Bordallo Seeks Increased SSS Benefits for GovGuam Workers



Guam’s retired government employees would be living a more comfortable life if Delegate Madeleine Bordallo’s bill on social security, finally becomes a law after it found its way last week to the US Congress.

Bordallo, who was accompanied by Sen. Michael San Nicolas, D-Dededo, said the measure aims to adopt the federal government’s social security system.

The congresswoman said that the average $40,000 saved in the account of GovGuam employees for retirement “won’t be enough to support their basic needs come their retirement age.” This is based on a 2011 report by the Office of Public Accountability (OPA).

Bordallo said she would work closely with her colleagues “to move this bill through the legislative process.” She had earlier coordinated with the Social Security Administration.

Government employees are covered by GovGuam under the “defined benefit retirement plan”  but they don’t have options to pay into and receive benefits from Social Security, according to Bordallo.

Even employees covered by GovGuam’s defunct “defined benefit plan” need to enroll when the government adopts the new Social Security system. The previous plan, however, was closed on Oct. 1, 1995 and covered only those government employees who enrolled before Sept. 31, 1995.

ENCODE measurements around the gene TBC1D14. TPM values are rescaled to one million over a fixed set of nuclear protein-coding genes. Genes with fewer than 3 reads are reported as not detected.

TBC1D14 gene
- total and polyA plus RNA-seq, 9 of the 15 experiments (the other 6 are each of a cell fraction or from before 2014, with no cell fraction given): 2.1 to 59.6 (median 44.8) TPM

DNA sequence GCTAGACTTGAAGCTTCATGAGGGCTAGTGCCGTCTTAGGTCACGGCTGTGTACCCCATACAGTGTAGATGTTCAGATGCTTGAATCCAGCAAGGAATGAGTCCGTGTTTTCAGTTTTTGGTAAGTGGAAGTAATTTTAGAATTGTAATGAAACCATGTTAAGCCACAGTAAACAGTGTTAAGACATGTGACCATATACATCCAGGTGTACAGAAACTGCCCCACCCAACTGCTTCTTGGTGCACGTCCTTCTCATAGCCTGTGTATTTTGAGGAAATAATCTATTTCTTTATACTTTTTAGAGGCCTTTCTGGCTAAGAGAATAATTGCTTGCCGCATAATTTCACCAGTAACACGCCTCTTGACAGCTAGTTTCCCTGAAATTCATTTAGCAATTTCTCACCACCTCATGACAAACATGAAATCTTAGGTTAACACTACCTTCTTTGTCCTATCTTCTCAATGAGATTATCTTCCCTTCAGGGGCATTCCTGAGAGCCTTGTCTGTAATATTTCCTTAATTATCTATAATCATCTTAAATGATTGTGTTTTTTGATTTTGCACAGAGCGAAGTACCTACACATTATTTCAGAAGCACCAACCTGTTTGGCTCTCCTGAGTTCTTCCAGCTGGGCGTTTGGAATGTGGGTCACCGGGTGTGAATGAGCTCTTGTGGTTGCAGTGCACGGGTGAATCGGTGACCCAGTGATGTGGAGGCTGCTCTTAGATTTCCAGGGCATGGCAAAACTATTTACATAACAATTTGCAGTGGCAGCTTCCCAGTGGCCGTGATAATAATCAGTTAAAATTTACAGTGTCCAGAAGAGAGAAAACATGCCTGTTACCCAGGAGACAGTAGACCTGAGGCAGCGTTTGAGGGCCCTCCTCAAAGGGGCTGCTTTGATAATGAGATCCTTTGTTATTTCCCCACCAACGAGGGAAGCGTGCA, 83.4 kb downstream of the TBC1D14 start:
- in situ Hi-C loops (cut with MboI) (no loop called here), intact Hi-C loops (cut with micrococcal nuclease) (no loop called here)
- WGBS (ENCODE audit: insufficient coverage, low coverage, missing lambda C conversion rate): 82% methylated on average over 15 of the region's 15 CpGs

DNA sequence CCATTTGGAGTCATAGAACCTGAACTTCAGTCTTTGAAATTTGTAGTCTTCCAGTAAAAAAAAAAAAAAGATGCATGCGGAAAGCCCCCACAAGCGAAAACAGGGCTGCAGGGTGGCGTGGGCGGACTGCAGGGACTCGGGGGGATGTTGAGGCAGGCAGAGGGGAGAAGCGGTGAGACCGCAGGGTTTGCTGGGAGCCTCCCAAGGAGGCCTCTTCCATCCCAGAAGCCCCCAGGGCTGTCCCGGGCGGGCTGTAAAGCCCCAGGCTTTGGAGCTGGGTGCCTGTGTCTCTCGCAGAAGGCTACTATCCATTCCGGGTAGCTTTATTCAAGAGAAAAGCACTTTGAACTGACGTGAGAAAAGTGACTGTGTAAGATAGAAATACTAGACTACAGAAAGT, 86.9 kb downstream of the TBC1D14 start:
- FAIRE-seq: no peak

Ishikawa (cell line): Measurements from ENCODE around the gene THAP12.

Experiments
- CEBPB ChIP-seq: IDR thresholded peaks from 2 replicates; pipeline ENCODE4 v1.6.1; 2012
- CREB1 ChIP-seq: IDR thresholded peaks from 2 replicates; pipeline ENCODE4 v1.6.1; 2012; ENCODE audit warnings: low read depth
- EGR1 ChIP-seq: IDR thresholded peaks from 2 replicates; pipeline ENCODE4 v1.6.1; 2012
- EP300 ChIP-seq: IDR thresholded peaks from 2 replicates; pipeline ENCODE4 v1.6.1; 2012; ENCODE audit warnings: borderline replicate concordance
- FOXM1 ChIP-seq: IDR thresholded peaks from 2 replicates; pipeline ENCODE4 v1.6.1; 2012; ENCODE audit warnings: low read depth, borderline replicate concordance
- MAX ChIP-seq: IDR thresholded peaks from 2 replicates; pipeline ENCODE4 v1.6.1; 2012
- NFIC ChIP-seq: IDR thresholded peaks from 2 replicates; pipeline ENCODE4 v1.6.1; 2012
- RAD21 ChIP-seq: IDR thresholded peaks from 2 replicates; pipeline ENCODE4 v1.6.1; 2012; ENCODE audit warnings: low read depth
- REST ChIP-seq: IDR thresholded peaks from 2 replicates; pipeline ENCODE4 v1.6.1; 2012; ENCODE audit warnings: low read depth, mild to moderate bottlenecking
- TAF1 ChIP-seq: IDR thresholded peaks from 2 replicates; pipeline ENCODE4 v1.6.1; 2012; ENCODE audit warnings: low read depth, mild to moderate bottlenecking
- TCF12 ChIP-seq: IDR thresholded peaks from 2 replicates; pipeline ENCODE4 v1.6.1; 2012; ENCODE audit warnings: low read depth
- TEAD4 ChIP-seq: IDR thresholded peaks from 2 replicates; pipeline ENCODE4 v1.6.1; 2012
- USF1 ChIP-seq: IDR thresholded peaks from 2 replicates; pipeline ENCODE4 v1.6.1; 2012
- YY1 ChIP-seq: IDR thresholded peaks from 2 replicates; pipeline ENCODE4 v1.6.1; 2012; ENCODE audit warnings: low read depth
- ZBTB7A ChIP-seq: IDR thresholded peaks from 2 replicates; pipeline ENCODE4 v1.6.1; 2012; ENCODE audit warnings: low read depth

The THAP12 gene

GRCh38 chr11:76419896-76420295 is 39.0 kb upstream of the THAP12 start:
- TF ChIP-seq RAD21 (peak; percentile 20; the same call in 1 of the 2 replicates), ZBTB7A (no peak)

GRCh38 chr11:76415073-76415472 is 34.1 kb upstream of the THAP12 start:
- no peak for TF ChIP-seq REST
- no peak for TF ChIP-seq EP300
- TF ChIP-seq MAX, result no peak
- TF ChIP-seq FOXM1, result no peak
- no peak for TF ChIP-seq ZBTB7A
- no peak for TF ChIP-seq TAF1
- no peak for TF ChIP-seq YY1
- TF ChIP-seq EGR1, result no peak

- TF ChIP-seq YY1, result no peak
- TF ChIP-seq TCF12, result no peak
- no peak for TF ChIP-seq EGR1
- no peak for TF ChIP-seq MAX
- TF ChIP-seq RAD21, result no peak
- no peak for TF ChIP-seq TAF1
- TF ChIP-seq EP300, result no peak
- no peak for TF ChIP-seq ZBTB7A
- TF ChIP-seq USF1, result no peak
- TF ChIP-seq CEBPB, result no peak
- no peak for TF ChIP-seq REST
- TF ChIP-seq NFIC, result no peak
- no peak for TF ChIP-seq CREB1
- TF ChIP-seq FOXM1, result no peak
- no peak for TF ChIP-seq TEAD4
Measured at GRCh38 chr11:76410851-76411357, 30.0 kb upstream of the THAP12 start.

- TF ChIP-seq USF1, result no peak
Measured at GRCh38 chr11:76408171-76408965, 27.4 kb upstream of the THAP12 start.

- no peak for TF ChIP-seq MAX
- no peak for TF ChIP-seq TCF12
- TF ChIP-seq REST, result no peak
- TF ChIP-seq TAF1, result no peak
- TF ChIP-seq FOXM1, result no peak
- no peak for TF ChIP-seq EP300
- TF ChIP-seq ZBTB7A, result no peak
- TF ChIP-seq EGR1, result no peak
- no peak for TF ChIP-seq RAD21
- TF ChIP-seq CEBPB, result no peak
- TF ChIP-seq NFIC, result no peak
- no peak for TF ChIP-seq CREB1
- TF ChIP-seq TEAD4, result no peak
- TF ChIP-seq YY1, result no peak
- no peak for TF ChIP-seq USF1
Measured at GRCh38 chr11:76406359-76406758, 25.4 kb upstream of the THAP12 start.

Under the old system, employees are ineligible for full social security as their annuity benefits do not allow them to fully benefit from social security.

This means that employees are “forced” to pay for the plan but they get no benefits upon retirement.

Bordallo noted that Guam and American Samoa are the only US territories that don’t have social security for public sector employees. Bordallo said she hopes to get the nod of her colleagues in Capitol Hill for the approval of the bill.

“Anytime you see certain benefits given to a couple of territories, it makes my job easier to fight for equal opportunities,” Bordallo was quoted as saying in a published report. “So this is one good point as I have been going forward.”

The bill is known as an “Increase flexibility in the extension of the social security program to Guam.”

“The Social Security Amendments of 1960 provided the Government of Guam with the authority to enroll all of its employees in Social Security. However, the statute does not provide Guam with flexibility to determine a date at which new employees would be covered. As the statute currently reads, all employees, regardless of years of service or ability to make up enough quarters to qualify for Social Security benefits would have to be enrolled,” Bordallo explained, in a statement.

San Nicolas described the congresswoman’s legislation as “very intelligent solution” for making Social Security available to Guamanians without burdening the taxpayers./The Junction News Team